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ENT - Otorhinolaryngology (ORL) | Auckland | Te Toka Tumai | Te Whatu Ora

Public Service, ENT/ Head & Neck Surgery

Description

Formerly Auckland DHB ENT - Otorhinolaryngology (ORL)

Ear, Nose and Throat Surgery (ENT) is also known as Otorhinolaryngology, Head and Neck Surgery.  This area of medicine is concerned with disorders of the ear, nose, throat, the head and the neck.

ENT Surgeons, also known as Otorhinolaryngologists, Head & Neck Surgeons, are specialist doctors who deal with medical and surgical treatment of conditions of the ears, nose, throat and structures of the head and neck.

Consultants

Ages

Adult / Pakeke, Older adult / Kaumātua

Referral Expectations

If you have an urgent problem requiring immediate surgical assessment you are referred acutely to the ORL-HNS Department where you will initially be seen by the Registrar (a trainee specialist) who will assess you. Investigations will be performed as required. The results of this evaluation will determine whether you need to be admitted to hospital. More senior members of the ORL HNS Department, such as Consultants and/or Fellows, will be involved in your care as necessary.
 
If the problem is not urgent, the GP will write a letter to the ORL-HNS Department requesting an appointment in the outpatient clinic. Each month the Department receives more new referrals than can be seen in clinic. Consultant surgeons working in the Department review the referral letters to determine who should be seen, and the urgency of the referral, based on the information provided by the GP. Very urgent cases are usually seen within a couple of weeks, but other cases may have to wait a much longer time. Routine cases are often returned to the GP with some management advice.  

When you come to the ORL-HNS Outpatient Department you will be seen by a member of the ORL-HNS team who will ask questions about your illness and examine you to try to determine or confirm the diagnosis. This process may also require further tests (e.g. blood tests, x-rays, scans etc). Sometimes this can all be done during one clinic visit, but for some conditions this will take several follow-up appointments. Occasionally some tests are arranged even before you are seen at the hospital to try to speed up the process.
 
Once a diagnosis has been made, the medical staff will discuss treatment with you. In some instances this will mean surgery, while other cases can be managed with medication and advice. If surgery is advised you will be put on the elective surgical waiting list. Again these waiting lists are ordered according to the urgency and severity of the condition. The steps involved in the surgical process and the likely outcome are usually discussed with you at this time.
 
In order to minimise the amount of time of that you have to spend in hospital, many surgical departments run a preadmission process. This is usually done through a clinic where you are seen just prior to hospital admission. The aim of this clinic is to confirm that you still need to have the planned surgery and that you are currently fit and well enough to undergo the operation. This process usually involves the junior medical staff working in consultation with the anaesthetists, pharmacists, physiotherapists etc. Often the consultant surgeon will also take this opportunity to review your condition.

Procedures / Treatments

Neck Lumps or Masses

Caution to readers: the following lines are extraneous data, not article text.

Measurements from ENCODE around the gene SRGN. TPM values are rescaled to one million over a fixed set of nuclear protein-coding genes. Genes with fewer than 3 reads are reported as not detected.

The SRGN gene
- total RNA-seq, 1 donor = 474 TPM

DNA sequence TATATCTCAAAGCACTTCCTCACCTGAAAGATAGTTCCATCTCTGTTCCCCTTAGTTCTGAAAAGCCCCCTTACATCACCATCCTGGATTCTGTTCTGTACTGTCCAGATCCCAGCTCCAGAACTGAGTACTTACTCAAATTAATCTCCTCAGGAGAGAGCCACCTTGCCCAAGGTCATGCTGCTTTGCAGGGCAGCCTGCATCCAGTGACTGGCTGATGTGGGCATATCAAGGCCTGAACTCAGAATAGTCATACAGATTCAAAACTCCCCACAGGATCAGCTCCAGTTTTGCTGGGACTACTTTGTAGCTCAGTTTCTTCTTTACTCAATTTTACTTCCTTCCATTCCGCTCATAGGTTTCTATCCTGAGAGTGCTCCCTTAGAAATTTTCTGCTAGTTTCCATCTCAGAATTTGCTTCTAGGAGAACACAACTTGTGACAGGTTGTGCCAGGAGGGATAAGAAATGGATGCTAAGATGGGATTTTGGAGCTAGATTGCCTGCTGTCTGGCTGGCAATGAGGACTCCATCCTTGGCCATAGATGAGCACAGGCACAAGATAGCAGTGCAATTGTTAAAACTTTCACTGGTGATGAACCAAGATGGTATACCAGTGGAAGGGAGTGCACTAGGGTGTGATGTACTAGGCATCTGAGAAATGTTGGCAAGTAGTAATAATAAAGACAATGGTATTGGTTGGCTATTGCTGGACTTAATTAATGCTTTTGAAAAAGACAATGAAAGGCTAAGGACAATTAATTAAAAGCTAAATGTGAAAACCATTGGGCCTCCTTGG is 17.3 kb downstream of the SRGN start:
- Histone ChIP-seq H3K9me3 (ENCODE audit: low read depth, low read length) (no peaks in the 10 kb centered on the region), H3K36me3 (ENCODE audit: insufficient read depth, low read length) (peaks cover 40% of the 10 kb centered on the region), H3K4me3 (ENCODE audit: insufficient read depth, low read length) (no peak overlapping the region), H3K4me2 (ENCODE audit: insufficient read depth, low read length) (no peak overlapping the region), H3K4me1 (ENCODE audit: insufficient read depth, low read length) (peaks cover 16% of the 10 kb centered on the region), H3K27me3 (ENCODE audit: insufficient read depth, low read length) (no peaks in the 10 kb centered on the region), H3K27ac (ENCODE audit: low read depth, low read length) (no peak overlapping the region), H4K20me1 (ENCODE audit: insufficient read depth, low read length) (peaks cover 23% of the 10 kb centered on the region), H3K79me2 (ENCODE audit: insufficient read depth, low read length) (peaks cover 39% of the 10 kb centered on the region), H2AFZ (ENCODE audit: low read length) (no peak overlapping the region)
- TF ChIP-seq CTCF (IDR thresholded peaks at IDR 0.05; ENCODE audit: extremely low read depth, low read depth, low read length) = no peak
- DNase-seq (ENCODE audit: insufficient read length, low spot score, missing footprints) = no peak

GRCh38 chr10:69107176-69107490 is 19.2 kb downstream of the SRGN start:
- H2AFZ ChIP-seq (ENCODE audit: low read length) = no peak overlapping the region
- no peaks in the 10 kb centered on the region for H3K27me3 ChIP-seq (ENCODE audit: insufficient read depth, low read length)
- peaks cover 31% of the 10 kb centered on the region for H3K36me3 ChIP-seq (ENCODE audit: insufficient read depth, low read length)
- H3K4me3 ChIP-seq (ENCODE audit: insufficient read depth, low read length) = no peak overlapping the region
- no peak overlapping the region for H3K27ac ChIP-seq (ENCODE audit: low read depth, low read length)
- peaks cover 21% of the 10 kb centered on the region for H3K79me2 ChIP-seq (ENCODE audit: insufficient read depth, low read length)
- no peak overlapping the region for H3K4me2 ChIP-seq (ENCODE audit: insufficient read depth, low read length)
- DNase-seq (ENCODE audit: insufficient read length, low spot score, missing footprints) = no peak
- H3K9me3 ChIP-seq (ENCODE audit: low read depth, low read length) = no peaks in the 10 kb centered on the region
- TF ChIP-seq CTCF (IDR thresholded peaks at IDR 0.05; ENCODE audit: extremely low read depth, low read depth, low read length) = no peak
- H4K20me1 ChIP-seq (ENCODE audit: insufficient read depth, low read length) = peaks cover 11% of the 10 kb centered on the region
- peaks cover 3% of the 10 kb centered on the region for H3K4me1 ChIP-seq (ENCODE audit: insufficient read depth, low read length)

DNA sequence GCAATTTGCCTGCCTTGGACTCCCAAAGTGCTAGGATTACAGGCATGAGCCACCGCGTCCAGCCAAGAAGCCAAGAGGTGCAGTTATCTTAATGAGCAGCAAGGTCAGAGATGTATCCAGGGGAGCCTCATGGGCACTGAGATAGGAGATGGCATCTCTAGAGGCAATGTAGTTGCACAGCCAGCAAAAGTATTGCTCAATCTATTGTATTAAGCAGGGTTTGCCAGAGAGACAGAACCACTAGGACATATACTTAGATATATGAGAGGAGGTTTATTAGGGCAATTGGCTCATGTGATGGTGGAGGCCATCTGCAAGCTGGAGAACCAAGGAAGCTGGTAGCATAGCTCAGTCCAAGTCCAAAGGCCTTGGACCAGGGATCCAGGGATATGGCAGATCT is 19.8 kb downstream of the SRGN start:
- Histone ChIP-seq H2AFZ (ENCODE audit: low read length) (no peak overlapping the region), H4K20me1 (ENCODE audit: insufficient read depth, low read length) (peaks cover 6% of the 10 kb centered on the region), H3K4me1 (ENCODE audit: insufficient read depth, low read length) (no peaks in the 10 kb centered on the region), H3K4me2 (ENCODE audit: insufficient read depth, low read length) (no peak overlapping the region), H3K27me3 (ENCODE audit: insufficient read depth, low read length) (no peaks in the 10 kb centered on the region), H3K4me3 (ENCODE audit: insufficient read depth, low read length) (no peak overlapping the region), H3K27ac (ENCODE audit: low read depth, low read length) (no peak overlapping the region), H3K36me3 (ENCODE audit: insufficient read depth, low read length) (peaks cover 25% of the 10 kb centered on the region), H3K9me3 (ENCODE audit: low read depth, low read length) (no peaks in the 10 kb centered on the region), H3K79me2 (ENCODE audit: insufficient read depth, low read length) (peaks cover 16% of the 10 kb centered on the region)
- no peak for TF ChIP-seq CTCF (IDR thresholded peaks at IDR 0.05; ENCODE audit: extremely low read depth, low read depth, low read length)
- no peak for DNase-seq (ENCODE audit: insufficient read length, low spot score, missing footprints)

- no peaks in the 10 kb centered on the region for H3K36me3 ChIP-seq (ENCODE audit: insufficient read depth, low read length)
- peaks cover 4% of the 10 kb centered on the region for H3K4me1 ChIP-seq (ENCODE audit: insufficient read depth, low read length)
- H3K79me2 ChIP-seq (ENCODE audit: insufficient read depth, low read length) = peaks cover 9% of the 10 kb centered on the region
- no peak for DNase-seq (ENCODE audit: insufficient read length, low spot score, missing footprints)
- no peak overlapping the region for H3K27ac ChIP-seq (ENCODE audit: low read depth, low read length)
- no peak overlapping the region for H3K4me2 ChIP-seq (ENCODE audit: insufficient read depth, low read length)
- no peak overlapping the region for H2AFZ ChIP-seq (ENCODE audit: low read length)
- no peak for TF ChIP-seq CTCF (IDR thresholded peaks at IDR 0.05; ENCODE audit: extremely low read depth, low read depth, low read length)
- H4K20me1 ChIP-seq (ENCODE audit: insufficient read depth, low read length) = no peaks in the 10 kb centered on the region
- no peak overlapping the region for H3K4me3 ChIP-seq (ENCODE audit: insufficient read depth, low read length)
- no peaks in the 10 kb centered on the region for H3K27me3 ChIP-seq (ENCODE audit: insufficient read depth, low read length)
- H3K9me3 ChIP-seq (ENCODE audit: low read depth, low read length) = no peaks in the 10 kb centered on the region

The important concepts in understanding neck lumps are : age, location, solitary or multiple, duration and associated symptoms. Age The vast majority of lumps in children will be either inflammatory or congenital. Single lateral neck lumps in an adult over 40 must be considered cancerous until proven otherwise. Location Subcutaneous - sebaceous cyst, epidermoid cyst Midline lumps - these are often congenital i.e. present at birth at least in vestigial form. Under the chin they may represent dermoid cysts, thyroglossal cysts (especially around the hyoid). In the lower neck they may represent thyroid abnormalities and will elevate with swallowing. Angle of jaw - most of these are parotid lumps. Most are benign parotid tumours but lymph nodes involved by skin cancer occur increasingly with age. Under the body of the mandible - usually related to abnormalities of the submandibular gland such as blocked gland, infection, tumour. As with parotid lumps, lymph nodes involved by skin cancer occur increasingly with age. In Polynesian patients in particular, a cystic swelling may be due to a "plunging ranula" which is due to chronic leakage of mucus from the sublingual gland (under the tongue) into the neck. Lumps in the lower neck in front of or deep to the neck muscles often represent thyroid abnormalities and will elevate with swallowing. Most thyroid lumps are benign but still require investigation as some are cancers. Lateral neck - usually are enlarged lymph nodes. Any persisting lateral neck lump in an adult must be treated with suspicion for malignancy. Other possibilities include nerve tumours, carotid body tumours. Number Multiple lumps are generally lymph nodes and the most common cause is inflammation e.g. glandular fever, toxoplasmosis. However multiple non-tender nodes can be due to malignancy either primarily of lymph nodes (lymphoma) or secondarily by spread from a cancer of the head and neck. Duration Generally lumps that have been present for years are benign but not necessarily so e.g. parotid or thyroid cancers can be quiescent for years before taking on a more aggressive course. Most inflammatory lumps will begin to resolve within 3 weeks. Any lumps that are persisting or growing over a few weeks or months must be investigated for malignancy. Associated symptoms Inflammatory nodes are generally associated with systemic symptoms such as tenderness, fever, malaise, sore throat. Serology for glandular fever or toxoplasmosis may be positive. Lymphomatous nodes can have similar symptoms of fever, night sweats, weight loss, and tenderness. Any nodes that persist for more than 3 weeks in the absence of a diagnosis should be investigated. Lateral neck nodes in adults may be metastases from the throat. These patients may be heavy smokers and may experience throat or ear discomfort, voice change or swallowing difficulty. Some will have a past history of skin cancers.